Monday, May 23, 2011


The smell of my peach boutique body lotion didn't mesh with stench of stale piss.  I pulled the baggy coveralls over my shoulders and steamed over the fact that I spent all day finding the perfect pair of jeans to make my butt appear smaller and tighter, like an apricot, only to have the camouflage form my body into a shapeless blob like a paper doll.  I pulled up the zipper and breathed through my mouth to block out the olfactory attack of leftover doe scent.
Keith didn't pick up on my frustration.  Every forced sigh and huff I pushed had to compete with the low noted braying of the hounds.  Keith had his back turned to me.  The top part of his coveralls hung loose around his hips; as if he were shedding his skin.  He pumped his shotgun with the barrel aimed at the huge moon. 
“When you go coon huntin' you only have to find one good tree.”  Keith said.  “Then the problem is getting them down.”
Keith's Toyota truck was parked by a dirt path.  We were at the back end of a pasture that the path encircled like a lasso.  I was apprehensive about going into the tree line since the moonlight appeared to stop there.  Keith jumped on the tailgate of the truck.  His tight muscular body bent no more than the thick handle of a rawhide whip.  The defined line between his bicep and tricep was the perfect place for shadows to gather.  This detail stirred my juices and it reminded me that this wasn't what I meant by coon hunting.  When I met Keith at some backwoods party my drunken mind leaped to sex.  His tight white t shirt could have been another layer of skin with its soft crevices and its warmth from body heat.  His khaki carpenter's pants held a bulge as big as a baby's elbow, and his hips were as thick as the pummel horses I saw on the Olympics.
Of course his conversation about guns and hunting was completely boring.  My mind amused itself as he jabbered on about 'coon' hunting.  The word evoked some dirty sexual connotation in me.  The smoothness of the word like the inside of an oyster shell, and the synonyms seemed to fit my mood after a long relationship of bad sex.  Coon...Poon...Cunt...Clit.  Words so dirty I couldn't even say them in the dark without blushing.  My hands found reasons to crawl over him during the party.  I should have known we were not on the same level when we made this date to go 'coon' hunting instead of a backseat romp at the time of my drunken stupor.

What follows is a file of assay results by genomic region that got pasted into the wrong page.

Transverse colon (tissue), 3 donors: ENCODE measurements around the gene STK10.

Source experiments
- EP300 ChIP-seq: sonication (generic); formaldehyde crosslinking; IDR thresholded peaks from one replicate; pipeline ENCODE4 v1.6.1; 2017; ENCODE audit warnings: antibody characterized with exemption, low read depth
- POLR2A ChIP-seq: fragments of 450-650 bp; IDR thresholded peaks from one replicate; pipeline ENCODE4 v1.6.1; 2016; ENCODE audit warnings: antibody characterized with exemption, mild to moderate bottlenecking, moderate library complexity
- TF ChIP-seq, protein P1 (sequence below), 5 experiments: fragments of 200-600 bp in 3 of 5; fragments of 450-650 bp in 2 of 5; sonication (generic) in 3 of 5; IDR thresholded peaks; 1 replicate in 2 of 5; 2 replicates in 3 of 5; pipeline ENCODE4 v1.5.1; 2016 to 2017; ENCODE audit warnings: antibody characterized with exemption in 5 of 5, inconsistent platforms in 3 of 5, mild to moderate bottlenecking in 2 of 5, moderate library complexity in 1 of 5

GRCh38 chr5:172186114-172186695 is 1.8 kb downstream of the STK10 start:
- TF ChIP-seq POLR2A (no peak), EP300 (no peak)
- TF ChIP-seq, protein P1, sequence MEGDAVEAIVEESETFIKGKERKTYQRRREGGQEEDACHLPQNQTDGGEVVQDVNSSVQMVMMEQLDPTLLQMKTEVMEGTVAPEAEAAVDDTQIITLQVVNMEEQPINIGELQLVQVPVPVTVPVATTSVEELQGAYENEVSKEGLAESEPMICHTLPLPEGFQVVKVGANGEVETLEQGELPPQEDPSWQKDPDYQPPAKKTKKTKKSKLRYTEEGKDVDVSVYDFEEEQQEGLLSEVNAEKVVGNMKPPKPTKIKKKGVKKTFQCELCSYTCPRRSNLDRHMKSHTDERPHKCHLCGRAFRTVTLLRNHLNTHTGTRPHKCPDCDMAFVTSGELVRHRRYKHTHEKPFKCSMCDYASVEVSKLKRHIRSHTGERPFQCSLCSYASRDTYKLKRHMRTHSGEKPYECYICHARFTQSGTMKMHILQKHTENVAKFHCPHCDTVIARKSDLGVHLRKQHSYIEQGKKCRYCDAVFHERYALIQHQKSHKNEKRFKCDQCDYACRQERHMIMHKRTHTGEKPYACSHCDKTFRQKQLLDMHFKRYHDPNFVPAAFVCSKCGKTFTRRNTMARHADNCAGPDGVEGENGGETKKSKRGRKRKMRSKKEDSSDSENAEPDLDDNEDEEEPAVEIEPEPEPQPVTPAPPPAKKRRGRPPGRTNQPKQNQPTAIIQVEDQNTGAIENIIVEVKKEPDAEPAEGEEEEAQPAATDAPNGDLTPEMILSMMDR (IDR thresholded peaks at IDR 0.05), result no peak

Keith tugged on the collar of his overalls to loosen the wedges.
“Grab that shotgun in the seat.  It's a four-ten so it won't hurt ya too bad.  Once I let these dogs out they gonna spit fire into those woods so we have to be ready to go.”
I had never shot a gun in my life.  When I picked it up the weight surprised me.  It was much heavier than the BB guns my brother stockpiled in his closet when we were kids.  The cool oily barrel smelled like my father when he came home from work at the machine shop.  I couldn't associate the thing with death.  The wood on it was polished as shiny as antique furniture, and it seemed like a clunky thing to carry into the woods.
The dog's barking ceased for a few seconds when Keith opened the cage door.  Their nails clicked on the diamond plate of the truck bed and their jump into the woods rattled the dead fall leaves.  Keith took off after them.
“Come on.  Let's go.”
The flashlight attached to his gun belt kept time to the crash of his high steps.  I tried to follow but my clogs constantly slipped off my feet.  Keith turned back and motioned for me to keep up.  My feet moved with short choppy steps, but I had to maneuver around fallen trees and brush instead of going over it.  By the time I got within twenty yards from Keith he took off again to the diminishing sound of the dogs.
The report of Kieth's shotgun rang out when I caught up.  The dogs circled the trees and tried to run up the trunks.  A branch cracked and a raccoon scurried and jumped to a limb the next tree over.  The dogs took off, and their tails wagged so hard it caused their back end to waddle. 
“Head down some and try to catch him before he taps the next tree.”